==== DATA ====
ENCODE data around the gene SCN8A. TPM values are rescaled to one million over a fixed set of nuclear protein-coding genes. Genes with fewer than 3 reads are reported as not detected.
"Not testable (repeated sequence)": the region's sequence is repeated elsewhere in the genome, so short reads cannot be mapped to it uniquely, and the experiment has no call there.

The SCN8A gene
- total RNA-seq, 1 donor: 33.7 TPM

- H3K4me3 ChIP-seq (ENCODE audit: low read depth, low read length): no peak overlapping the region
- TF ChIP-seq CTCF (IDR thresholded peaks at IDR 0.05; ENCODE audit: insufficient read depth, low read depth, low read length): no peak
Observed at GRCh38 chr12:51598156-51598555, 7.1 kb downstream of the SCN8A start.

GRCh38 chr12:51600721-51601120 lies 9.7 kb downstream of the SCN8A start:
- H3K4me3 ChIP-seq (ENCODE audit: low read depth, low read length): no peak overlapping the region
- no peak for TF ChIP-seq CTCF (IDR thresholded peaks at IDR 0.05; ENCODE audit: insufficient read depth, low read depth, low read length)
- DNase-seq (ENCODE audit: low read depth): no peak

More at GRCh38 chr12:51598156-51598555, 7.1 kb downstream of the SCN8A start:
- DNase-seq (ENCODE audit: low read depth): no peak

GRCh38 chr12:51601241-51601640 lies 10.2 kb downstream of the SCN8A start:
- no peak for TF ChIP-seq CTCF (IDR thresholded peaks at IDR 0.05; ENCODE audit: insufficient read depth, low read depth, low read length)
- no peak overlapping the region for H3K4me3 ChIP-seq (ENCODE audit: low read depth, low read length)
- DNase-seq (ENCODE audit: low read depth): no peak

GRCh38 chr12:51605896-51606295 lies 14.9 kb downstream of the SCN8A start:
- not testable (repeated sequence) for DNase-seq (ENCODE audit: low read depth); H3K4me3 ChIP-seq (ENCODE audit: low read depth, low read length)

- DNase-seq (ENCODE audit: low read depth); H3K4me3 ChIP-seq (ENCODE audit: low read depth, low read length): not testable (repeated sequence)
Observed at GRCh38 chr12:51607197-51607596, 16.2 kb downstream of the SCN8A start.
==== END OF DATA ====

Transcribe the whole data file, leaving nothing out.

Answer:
ENCODE data around the gene SCN8A. TPM values are rescaled to one million over a fixed set of nuclear protein-coding genes. Genes with fewer than 3 reads are reported as not detected.
"Not testable (repeated sequence)": the region's sequence is repeated elsewhere in the genome, so short reads cannot be mapped to it uniquely, and the experiment has no call there.

The SCN8A gene
- total RNA-seq, 1 donor: 33.7 TPM

- H3K4me3 ChIP-seq (ENCODE audit: low read depth, low read length): no peak overlapping the region
- TF ChIP-seq CTCF (IDR thresholded peaks at IDR 0.05; ENCODE audit: insufficient read depth, low read depth, low read length): no peak
Observed at GRCh38 chr12:51598156-51598555, 7.1 kb downstream of the SCN8A start.

GRCh38 chr12:51600721-51601120 lies 9.7 kb downstream of the SCN8A start:
- H3K4me3 ChIP-seq (ENCODE audit: low read depth, low read length): no peak overlapping the region
- no peak for TF ChIP-seq CTCF (IDR thresholded peaks at IDR 0.05; ENCODE audit: insufficient read depth, low read depth, low read length)
- DNase-seq (ENCODE audit: low read depth): no peak

More at GRCh38 chr12:51598156-51598555, 7.1 kb downstream of the SCN8A start:
- DNase-seq (ENCODE audit: low read depth): no peak

GRCh38 chr12:51601241-51601640 lies 10.2 kb downstream of the SCN8A start:
- no peak for TF ChIP-seq CTCF (IDR thresholded peaks at IDR 0.05; ENCODE audit: insufficient read depth, low read depth, low read length)
- no peak overlapping the region for H3K4me3 ChIP-seq (ENCODE audit: low read depth, low read length)
- DNase-seq (ENCODE audit: low read depth): no peak

GRCh38 chr12:51605896-51606295 lies 14.9 kb downstream of the SCN8A start:
- not testable (repeated sequence) for DNase-seq (ENCODE audit: low read depth); H3K4me3 ChIP-seq (ENCODE audit: low read depth, low read length)

- DNase-seq (ENCODE audit: low read depth); H3K4me3 ChIP-seq (ENCODE audit: low read depth, low read length): not testable (repeated sequence)
Observed at GRCh38 chr12:51607197-51607596, 16.2 kb downstream of the SCN8A start.